Summary

Since the adoption of the United Nations Convention on the Rights of the Child (CRC) in 1989, children’s rights have increasingly been integrated into international relations. The number of international organizations (IOs) that promote state compliance with children’s rights has also increased. Why do IOs adopt children’s rights norms? What explains the tactics that IOs use to pressure states to comply with children’s rights? And to what degree do different IO pressure tactics affect state compliance with children’s rights? The dissertation presented in this DDB answers these questions through four self-contained essays, and a particular focus on the European Union (EU). It finds that several global regimes affect which children’s rights norms IOs prioritize. Moreover, EU external policy has adopted children’s rights but not mainstreamed the issue, due to the preferences of different actors and institutional factors. Case evidence shows that IOs have strategic reasons to treat children’s rights as areas of common ground vis-à-vis autocratic regimes. Finally, state compliance with children’s rights is affected by international factors (membership in a regional human rights court and development aid), and national factors (women's political participation, religious and legal context). These findings have implications for debates on mainstreaming as a policy design, IO pressure for human rights and children’s rights governance.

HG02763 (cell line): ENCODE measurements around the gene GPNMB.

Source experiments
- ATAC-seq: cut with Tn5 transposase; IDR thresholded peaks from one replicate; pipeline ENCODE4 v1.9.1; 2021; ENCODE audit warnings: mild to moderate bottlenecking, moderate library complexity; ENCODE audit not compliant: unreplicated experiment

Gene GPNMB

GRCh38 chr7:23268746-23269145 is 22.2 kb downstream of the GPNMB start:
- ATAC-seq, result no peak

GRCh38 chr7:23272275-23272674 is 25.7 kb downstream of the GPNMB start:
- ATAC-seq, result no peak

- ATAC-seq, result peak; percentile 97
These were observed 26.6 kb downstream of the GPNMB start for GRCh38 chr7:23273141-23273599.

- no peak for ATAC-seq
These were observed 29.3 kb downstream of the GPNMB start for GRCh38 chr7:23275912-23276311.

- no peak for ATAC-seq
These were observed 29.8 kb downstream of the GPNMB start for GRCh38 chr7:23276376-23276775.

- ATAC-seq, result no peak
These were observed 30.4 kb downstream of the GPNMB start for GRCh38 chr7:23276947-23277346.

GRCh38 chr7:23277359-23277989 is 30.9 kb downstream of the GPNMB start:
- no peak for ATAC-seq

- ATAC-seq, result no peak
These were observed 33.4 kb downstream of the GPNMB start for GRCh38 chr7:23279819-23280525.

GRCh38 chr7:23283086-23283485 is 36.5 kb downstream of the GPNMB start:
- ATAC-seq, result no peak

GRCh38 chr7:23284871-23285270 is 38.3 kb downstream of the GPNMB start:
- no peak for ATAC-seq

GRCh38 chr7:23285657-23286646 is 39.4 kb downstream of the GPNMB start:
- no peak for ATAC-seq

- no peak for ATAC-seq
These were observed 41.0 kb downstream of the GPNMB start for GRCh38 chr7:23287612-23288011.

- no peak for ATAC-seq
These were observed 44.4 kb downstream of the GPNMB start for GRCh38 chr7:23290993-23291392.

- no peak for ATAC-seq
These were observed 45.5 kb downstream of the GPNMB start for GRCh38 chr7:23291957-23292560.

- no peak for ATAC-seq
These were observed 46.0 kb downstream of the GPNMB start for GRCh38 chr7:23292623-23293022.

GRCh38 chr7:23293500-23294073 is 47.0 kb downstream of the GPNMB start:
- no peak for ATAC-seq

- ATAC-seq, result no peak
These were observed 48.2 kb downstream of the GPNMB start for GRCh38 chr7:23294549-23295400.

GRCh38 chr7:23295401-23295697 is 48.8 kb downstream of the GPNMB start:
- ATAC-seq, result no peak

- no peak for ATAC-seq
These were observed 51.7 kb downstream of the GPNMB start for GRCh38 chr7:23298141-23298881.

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  • Publication type: Expert Group For Aid Studies
  • Country/region: -
  • Year: 2022
  • Published by: Expertgruppen för biståndsanalys, EBA
  • Language: Swedish
  • Published on Openaid: 8/8/2022